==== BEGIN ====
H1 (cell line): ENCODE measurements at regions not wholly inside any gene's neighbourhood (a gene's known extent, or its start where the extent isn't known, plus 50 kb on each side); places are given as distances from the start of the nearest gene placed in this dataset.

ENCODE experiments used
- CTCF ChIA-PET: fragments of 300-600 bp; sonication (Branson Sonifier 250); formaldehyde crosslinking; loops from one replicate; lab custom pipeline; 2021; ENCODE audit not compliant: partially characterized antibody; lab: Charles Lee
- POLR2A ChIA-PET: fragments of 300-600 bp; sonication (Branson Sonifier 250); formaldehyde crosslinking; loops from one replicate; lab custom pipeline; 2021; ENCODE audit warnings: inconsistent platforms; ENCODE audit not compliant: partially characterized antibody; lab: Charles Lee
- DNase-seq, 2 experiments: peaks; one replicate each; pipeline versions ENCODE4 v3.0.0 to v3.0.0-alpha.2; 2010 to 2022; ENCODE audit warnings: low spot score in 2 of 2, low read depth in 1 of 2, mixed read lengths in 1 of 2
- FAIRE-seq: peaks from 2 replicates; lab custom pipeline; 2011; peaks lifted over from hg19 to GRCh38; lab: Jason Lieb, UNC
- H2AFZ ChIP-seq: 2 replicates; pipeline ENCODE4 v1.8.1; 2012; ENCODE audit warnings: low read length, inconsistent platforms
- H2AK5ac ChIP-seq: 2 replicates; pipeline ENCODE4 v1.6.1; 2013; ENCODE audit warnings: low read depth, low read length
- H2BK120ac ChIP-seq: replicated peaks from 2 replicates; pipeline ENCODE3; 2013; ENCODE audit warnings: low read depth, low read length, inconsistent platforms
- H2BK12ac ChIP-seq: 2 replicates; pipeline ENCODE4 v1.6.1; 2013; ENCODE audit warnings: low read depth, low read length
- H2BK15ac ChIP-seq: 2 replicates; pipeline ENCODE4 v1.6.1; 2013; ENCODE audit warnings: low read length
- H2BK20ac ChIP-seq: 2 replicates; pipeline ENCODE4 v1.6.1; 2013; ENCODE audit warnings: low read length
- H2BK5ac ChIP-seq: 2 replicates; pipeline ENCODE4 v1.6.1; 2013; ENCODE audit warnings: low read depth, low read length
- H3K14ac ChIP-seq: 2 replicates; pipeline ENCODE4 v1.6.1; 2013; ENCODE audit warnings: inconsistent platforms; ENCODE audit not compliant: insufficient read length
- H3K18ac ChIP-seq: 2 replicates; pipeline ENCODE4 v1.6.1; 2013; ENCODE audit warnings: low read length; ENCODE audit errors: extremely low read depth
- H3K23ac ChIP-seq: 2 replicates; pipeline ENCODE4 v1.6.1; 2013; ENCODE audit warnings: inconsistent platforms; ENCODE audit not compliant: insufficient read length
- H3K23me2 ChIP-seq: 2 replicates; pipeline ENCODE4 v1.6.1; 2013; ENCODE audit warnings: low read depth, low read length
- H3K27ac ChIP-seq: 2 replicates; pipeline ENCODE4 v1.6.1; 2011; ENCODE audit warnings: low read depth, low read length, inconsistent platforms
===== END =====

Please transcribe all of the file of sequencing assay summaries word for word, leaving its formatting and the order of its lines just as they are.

H1 (cell line): ENCODE measurements at regions not wholly inside any gene's neighbourhood (a gene's known extent, or its start where the extent isn't known, plus 50 kb on each side); places are given as distances from the start of the nearest gene placed in this dataset.

ENCODE experiments used
- CTCF ChIA-PET: fragments of 300-600 bp; sonication (Branson Sonifier 250); formaldehyde crosslinking; loops from one replicate; lab custom pipeline; 2021; ENCODE audit not compliant: partially characterized antibody; lab: Charles Lee
- POLR2A ChIA-PET: fragments of 300-600 bp; sonication (Branson Sonifier 250); formaldehyde crosslinking; loops from one replicate; lab custom pipeline; 2021; ENCODE audit warnings: inconsistent platforms; ENCODE audit not compliant: partially characterized antibody; lab: Charles Lee
- DNase-seq, 2 experiments: peaks; one replicate each; pipeline versions ENCODE4 v3.0.0 to v3.0.0-alpha.2; 2010 to 2022; ENCODE audit warnings: low spot score in 2 of 2, low read depth in 1 of 2, mixed read lengths in 1 of 2
- FAIRE-seq: peaks from 2 replicates; lab custom pipeline; 2011; peaks lifted over from hg19 to GRCh38; lab: Jason Lieb, UNC
- H2AFZ ChIP-seq: 2 replicates; pipeline ENCODE4 v1.8.1; 2012; ENCODE audit warnings: low read length, inconsistent platforms
- H2AK5ac ChIP-seq: 2 replicates; pipeline ENCODE4 v1.6.1; 2013; ENCODE audit warnings: low read depth, low read length
- H2BK120ac ChIP-seq: replicated peaks from 2 replicates; pipeline ENCODE3; 2013; ENCODE audit warnings: low read depth, low read length, inconsistent platforms
- H2BK12ac ChIP-seq: 2 replicates; pipeline ENCODE4 v1.6.1; 2013; ENCODE audit warnings: low read depth, low read length
- H2BK15ac ChIP-seq: 2 replicates; pipeline ENCODE4 v1.6.1; 2013; ENCODE audit warnings: low read length
- H2BK20ac ChIP-seq: 2 replicates; pipeline ENCODE4 v1.6.1; 2013; ENCODE audit warnings: low read length
- H2BK5ac ChIP-seq: 2 replicates; pipeline ENCODE4 v1.6.1; 2013; ENCODE audit warnings: low read depth, low read length
- H3K14ac ChIP-seq: 2 replicates; pipeline ENCODE4 v1.6.1; 2013; ENCODE audit warnings: inconsistent platforms; ENCODE audit not compliant: insufficient read length
- H3K18ac ChIP-seq: 2 replicates; pipeline ENCODE4 v1.6.1; 2013; ENCODE audit warnings: low read length; ENCODE audit errors: extremely low read depth
- H3K23ac ChIP-seq: 2 replicates; pipeline ENCODE4 v1.6.1; 2013; ENCODE audit warnings: inconsistent platforms; ENCODE audit not compliant: insufficient read length
- H3K23me2 ChIP-seq: 2 replicates; pipeline ENCODE4 v1.6.1; 2013; ENCODE audit warnings: low read depth, low read length
- H3K27ac ChIP-seq: 2 replicates; pipeline ENCODE4 v1.6.1; 2011; ENCODE audit warnings: low read depth, low read length, inconsistent platforms